Today marks the first of 12 visits Jacob Sirna will make to RBHS to meet with faculty in an effort to learn “as much about RBHS as possible” and begin to create professional relationships, he wrote in an email to faculty.
Sirna, current principal of Marshall High School in Marshall, Mo., will assume principalship of RBHS next year as current principal, Dr. Jennifer Rukstad, takes her position as the assistant superintendent of secondary education.
Within two years of his arrival, the boundary lines for Columbia Public Schools (CPS) will shift, leaving RBHS with the lowest number of students receiving free and reduced lunch. RBHS’ numbers may drop from 21.69 percent in 2016 to 18 percent after redistricting.
In Sirna’s experience with CPS, he said he worked in two very “diverse” and “very wonderful buildings,” both with significantly higher free and reduced lunch numbers than RBHS currently experiences. His time at Battle High School and Oakland Junior High became part of his filter through which he sees the world and will remain something he refers back to, thinks about and drives him and the decisions he makes.
“I bring a different set of experiences,” Sirna said. “I’m eager to learn Rock Bridge, and I’m eager to become Rock Bridge, but I’m going to keep those close to me at all times because they’re very meaningful things.”
He said he thinks it is important for the RBHS community to recognize the gap that exists in “the greater community of Columbia” and how other parts of the community probably did not view the new free and reduced lunch numbers positively.
Created in 2002, Multicultural Achievement Committee (MAC) Scholars aims to help students achieve academic, emotional and social success by providing them with the skills and support they need. As the treasurer of MAC Scholars, senior Maddie Collier said members do not need empathy; they need the same opportunities as others.
One way to accomplish this, Collier said, is to acknowledge and celebrate different cultures through events like Global Village. For her, continuing to learn about and welcome people from other cultures with open arms is one way the school can create equity among all its students.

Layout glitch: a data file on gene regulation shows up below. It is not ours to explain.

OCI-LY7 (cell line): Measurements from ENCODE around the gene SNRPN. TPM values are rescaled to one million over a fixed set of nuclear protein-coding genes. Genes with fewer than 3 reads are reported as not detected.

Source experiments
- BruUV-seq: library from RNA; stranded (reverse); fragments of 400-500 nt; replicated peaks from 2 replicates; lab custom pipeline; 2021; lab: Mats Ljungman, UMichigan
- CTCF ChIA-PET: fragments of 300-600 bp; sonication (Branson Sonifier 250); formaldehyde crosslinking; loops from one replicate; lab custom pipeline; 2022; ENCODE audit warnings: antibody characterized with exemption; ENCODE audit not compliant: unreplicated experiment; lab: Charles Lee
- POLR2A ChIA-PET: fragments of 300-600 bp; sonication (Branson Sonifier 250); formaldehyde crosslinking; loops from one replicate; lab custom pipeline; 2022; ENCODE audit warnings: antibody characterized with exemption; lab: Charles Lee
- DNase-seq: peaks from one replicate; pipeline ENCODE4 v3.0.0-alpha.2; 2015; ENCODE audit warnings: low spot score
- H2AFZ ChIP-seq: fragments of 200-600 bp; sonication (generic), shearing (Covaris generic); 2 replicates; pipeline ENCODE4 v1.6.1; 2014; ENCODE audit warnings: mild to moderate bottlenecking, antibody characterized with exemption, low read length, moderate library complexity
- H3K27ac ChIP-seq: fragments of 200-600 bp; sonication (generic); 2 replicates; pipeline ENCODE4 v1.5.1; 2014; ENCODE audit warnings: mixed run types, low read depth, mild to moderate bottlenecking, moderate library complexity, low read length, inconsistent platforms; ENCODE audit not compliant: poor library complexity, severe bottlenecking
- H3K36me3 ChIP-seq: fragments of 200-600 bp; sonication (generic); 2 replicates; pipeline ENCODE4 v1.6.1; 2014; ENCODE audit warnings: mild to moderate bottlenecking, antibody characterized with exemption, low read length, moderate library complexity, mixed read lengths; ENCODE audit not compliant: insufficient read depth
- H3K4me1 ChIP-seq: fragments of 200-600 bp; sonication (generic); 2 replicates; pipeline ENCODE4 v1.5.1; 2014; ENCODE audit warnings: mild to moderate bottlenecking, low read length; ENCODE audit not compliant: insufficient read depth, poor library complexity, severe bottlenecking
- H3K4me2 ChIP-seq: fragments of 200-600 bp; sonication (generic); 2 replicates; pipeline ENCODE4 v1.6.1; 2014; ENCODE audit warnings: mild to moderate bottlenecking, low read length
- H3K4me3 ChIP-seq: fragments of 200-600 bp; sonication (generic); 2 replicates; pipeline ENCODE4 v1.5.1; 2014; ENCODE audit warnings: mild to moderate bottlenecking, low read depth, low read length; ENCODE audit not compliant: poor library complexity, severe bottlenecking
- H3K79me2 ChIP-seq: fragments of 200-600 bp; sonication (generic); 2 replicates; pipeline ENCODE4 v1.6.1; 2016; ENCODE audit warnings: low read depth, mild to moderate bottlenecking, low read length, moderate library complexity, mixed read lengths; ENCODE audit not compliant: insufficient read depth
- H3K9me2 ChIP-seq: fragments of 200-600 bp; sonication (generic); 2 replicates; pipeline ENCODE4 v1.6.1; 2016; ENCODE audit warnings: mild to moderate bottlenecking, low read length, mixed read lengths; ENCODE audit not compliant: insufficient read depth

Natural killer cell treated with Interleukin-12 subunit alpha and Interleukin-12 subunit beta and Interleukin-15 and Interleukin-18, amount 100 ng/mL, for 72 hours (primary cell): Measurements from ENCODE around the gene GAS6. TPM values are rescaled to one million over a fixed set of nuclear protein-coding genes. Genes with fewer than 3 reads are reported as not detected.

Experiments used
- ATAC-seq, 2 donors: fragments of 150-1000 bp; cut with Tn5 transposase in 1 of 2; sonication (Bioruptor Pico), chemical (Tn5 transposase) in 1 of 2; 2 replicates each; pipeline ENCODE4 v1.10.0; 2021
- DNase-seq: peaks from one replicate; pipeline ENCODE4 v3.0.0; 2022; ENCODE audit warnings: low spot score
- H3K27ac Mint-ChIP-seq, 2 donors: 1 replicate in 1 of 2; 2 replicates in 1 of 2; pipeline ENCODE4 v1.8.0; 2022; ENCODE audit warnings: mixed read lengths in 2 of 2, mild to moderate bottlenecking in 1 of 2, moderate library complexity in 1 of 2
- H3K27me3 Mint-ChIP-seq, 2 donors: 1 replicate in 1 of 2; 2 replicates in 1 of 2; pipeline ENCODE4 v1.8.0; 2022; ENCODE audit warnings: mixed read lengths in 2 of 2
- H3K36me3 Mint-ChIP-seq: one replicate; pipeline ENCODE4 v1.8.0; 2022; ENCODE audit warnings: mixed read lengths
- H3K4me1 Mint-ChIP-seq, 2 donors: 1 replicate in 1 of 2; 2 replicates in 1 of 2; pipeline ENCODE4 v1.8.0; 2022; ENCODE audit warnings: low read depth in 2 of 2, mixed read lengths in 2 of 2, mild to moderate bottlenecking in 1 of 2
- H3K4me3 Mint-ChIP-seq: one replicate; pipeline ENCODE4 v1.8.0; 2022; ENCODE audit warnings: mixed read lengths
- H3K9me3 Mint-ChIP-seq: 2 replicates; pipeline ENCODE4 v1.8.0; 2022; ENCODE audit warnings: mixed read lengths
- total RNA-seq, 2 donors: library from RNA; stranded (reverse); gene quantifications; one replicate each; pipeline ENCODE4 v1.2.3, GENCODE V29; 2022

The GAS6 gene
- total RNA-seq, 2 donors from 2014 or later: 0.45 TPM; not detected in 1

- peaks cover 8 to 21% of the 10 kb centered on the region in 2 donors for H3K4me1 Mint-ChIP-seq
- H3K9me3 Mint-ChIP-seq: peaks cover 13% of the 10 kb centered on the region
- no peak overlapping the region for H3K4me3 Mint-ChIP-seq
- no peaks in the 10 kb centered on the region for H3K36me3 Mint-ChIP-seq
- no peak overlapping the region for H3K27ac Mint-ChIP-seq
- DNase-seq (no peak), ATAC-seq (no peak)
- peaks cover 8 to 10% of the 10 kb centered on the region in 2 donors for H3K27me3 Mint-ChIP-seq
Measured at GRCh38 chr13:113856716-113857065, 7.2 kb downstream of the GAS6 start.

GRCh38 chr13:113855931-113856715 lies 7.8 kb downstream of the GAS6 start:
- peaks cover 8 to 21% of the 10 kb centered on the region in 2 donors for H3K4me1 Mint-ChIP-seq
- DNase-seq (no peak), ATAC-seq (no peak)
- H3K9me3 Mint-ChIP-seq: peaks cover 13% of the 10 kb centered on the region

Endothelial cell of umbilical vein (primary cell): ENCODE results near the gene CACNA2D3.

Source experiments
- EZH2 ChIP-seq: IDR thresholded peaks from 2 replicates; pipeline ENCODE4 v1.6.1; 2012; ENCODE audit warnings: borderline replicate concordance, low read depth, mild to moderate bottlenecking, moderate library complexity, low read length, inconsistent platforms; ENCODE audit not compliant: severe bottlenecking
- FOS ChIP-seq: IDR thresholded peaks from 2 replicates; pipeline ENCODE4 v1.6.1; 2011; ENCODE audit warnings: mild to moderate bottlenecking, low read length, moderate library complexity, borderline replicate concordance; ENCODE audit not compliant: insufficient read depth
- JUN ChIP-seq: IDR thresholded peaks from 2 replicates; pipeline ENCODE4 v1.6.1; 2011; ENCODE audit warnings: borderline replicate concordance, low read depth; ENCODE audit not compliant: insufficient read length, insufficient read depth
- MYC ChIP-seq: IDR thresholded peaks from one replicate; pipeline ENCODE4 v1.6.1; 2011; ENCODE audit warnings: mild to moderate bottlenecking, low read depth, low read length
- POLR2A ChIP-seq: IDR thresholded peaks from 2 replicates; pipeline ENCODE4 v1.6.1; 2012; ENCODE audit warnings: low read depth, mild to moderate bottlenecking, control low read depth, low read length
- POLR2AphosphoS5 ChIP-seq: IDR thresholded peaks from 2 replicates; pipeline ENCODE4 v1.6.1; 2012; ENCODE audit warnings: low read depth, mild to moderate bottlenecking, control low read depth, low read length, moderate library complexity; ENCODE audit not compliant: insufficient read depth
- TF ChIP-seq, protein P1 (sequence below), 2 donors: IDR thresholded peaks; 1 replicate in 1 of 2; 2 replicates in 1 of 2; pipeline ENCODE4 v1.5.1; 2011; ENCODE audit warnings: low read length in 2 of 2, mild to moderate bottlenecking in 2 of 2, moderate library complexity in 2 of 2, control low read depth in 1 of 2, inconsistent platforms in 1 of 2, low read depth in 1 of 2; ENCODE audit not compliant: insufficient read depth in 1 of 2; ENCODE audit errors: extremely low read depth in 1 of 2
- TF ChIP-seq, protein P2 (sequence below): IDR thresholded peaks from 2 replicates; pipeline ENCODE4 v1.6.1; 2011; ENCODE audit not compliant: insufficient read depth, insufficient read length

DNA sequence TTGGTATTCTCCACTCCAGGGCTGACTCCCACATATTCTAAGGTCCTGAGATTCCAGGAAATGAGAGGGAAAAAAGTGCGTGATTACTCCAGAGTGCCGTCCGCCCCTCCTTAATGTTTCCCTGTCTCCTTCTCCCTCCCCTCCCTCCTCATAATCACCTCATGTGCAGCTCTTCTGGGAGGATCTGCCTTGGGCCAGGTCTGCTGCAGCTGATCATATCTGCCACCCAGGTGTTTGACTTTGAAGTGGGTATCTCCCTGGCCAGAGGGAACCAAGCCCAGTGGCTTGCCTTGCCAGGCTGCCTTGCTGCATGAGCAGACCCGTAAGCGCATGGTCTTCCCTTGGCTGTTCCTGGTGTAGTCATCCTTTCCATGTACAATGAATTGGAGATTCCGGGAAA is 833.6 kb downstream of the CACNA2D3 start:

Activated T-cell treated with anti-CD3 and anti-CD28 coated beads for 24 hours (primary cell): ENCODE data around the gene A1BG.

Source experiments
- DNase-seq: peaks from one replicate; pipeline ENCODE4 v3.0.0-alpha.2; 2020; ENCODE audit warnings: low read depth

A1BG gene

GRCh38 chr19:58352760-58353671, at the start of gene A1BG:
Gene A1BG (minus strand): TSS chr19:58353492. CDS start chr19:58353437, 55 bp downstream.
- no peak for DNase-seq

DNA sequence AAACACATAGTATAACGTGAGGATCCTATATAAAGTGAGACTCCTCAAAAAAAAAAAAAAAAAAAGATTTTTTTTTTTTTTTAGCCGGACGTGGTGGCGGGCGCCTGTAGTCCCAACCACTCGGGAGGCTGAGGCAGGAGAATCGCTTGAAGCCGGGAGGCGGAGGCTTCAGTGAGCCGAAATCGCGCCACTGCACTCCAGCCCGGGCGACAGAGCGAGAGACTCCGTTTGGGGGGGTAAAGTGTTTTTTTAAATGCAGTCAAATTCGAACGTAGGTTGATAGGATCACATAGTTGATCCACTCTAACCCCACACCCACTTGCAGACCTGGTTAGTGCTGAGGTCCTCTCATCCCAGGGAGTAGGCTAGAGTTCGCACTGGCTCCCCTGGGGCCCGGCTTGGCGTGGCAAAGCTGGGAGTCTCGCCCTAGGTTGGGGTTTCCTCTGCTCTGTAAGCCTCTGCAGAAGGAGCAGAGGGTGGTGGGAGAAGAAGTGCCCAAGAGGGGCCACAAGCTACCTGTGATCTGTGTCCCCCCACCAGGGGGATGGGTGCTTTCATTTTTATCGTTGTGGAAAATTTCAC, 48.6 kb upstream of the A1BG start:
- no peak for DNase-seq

“[It is important to] keep the ideas of equity, diversity [and] inclusion at the forefront and just embrace that we are all different,” Collier said, “and you shouldn’t be treated differently no matter the skin color.”
Even as new redistricting lines threaten to further divide local communities, Dr. Rukstad said Columbia’s changing demographic holds the potential for the city to become less segregated. She said it is difficult to navigate RBHS’ separation from other CPS schools with the impact of the new free and reduced lunch numbers. Dr. Rukstad said it is the responsibility of adults and students alike to acknowledge advantages, the deficits of other schools and the “great jobs” they are doing with those “difficulties.”
Are we just going to be kind of the school on the hill down south and doesn’t have to deal with some of these things and what will that means for students in our school who do have to deal with poverty and do have to deal with cultural issues in our city?”
“The extreme amount of promise and potential that is in every student in our district,” Dr. Rukstad said, “no matter who they are and what school they’re in, but we all come with kind of different tools and how do we plan to [do] this and it’s a little bit awkward but that’s going to be a big challenge for Mr. Sirna, is what’s Rock Bridge’s part of this story. Are we just going to be kind of the school on the hill down south and doesn’t have to deal with some of these things and what will that means for students in our school who do have to deal with poverty and do have to deal with cultural issues in our city?”
To ensure equity, Sirna said everybody should understand it is impossible to “understand anyone else’s experience personally and to be open.” He said the uniqueness of each individual and the respect others should have for those differences “fits really well” with the school’s culture of freedom with responsibility and openness. For people who have lived in more isolated communities, however, Sirna said it can be difficult to relate to and empathize with the struggles of people with different lives, experiences and backgrounds than themselves.
“It’s important for all of us to recognize that we can’t possibly understand what it is to be somebody else, and that is all aspects of life,” Sirna said. “It’s not just financial, it’s not just race, it’s not just any social construct that you want to bring up. It’s everything. And then even within those social constructs, to say that one person’s experience is everybody’s experience is just not the case. You can’t generalize and stereotype anything that way.”
What do you think Sirna needs to know about RBHS to be an effective leader? Let us know in the comments below.